Thank God somewhere on earth they continue to shoot using real film, as it’s positively thrilling to see a gorgeous looking movie, something that may as well be preserved in a time capsule, as they’re becoming such a rare commodity these days.  This is a throwback to an old school style of filmmaking, where mature acting and an intelligent story is a prerequisite, though one wonders about the underlying message, whether it’s a fictionalized story or whether writer Petr Jarchovský is targeting someone specific within the Czech historical elite, where one immediately thinks of the highly decorated Václav Havel, a political dissident who after spending a good deal of time in prison under the Communist regime became his new nation’s first President.  Martin Huba plays Pavel, a distinguished aristocrat, a former dissident who is now a revered and respected psychiatrist, approached by a young team of television journalists who wish to interview him at his country home for the record.  What appears to be routine escalates into something of a smear campaign, led by Pavel’s son-in-law Ludek (Milan Mikulcík), who has been sleeping with his blond film crew member Radka (Petra Hrebícková) for over a year while his sick spouse Lucie (Lenka Vlasáková) has been attempting to find answers for what she suspects is stomach cancer.  Ludek has an inferiority complex around Pavel, always suspecting he disapproved of the marriage because Ludek’s father was a lowly Communist police agent.  But as soon as Lucie finally receives the news that she doesn’t have cancer, but something benign yet hard to diagnose, Ludek springs the news to her about his wayward philandering, even bringing in Radka in an absurd face to face discussion preaching a Siddhartha-like Buddhist need for forgiveness that winds up getting Ludek thrown out on his rear.  Good riddance.  But he becomes a focal point in the film, as he has personal reasons for ruining Pavel’s public reputation, driven by his own hatred for the man, thinking he acts so pious and so high and mighty.  In reality, however, this taints Ludek’s motives, giving the appearance that his methods come from the gutter, as he’s constantly seen behind the scenes rubbing his hands in relish, willing to resort to any means to gleefully bring this man down.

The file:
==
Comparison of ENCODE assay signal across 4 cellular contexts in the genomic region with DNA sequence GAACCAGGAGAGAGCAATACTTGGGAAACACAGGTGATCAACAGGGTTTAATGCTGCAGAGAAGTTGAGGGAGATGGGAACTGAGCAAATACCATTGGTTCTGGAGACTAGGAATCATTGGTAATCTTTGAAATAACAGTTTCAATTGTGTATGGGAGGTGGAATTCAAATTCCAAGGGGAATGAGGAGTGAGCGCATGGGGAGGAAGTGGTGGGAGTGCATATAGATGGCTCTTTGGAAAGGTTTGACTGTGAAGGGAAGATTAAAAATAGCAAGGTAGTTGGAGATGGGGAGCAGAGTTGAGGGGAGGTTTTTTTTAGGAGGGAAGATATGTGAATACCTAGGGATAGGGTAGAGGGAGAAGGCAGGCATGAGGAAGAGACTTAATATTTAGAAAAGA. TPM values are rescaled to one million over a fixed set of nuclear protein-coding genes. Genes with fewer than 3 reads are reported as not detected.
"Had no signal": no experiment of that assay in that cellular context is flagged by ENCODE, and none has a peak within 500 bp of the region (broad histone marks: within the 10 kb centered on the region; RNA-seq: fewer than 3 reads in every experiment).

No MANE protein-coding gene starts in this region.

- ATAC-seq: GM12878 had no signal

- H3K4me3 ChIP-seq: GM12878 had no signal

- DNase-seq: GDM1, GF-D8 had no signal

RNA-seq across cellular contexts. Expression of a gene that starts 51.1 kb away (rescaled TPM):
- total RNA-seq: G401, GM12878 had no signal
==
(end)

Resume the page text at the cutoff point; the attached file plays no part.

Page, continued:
Bearing in mind that this would likely receive an entirely different reaction in the West than the Czech Republic, as this would be like raising similar moral charges against JFK or Martin Luther King, revered historical icons who suffered these same kinds of gutter allegations when they were alive, so a Westerner’s view would immediately be suspect of the sudden discovery of incriminating evidence, a secret file with historical implications suggesting Pavel cooperated with the Communists in getting a fellow artist, Borek (Antonin Kratochvil), a rival suitor to Pavel’s eventual wife, deported permanently out of the country.  As it turns out, Pavel’s wife was pregnant at the time with Borek’s child, making him Lucie’s real father, a man exiled to Gothenburg, Sweden who hasn’t been seen or heard from in thirty years.  But in Eastern European countries, they’re familiar with the Communist method of spying on their own citizens, where the presence of such files could almost always guarantee compliance, where few could withstand the harassment of repeated arrests and tortuous interrogations.  The question is who is the driving force behind the release of the files?  Lucie is starting to denounce Pavel as well, having read the specifics of the case, where in a seemingly beneficial manner, Pavel routinely held dissidents shielded as psychiatric patients away from the police during the days of the Communist era in order to protect them against political interrogations.  But one of those men was Borek, whose hospital file was allegedly handed over to the secret police, certainly damning evidence if true.  The question is whether the same dark forces that compiled the files would be willing to fabricate suppressed evidence even after the establishment of a democratic republic?  It is here that the family suspicions match the unraveling secrets of the nation.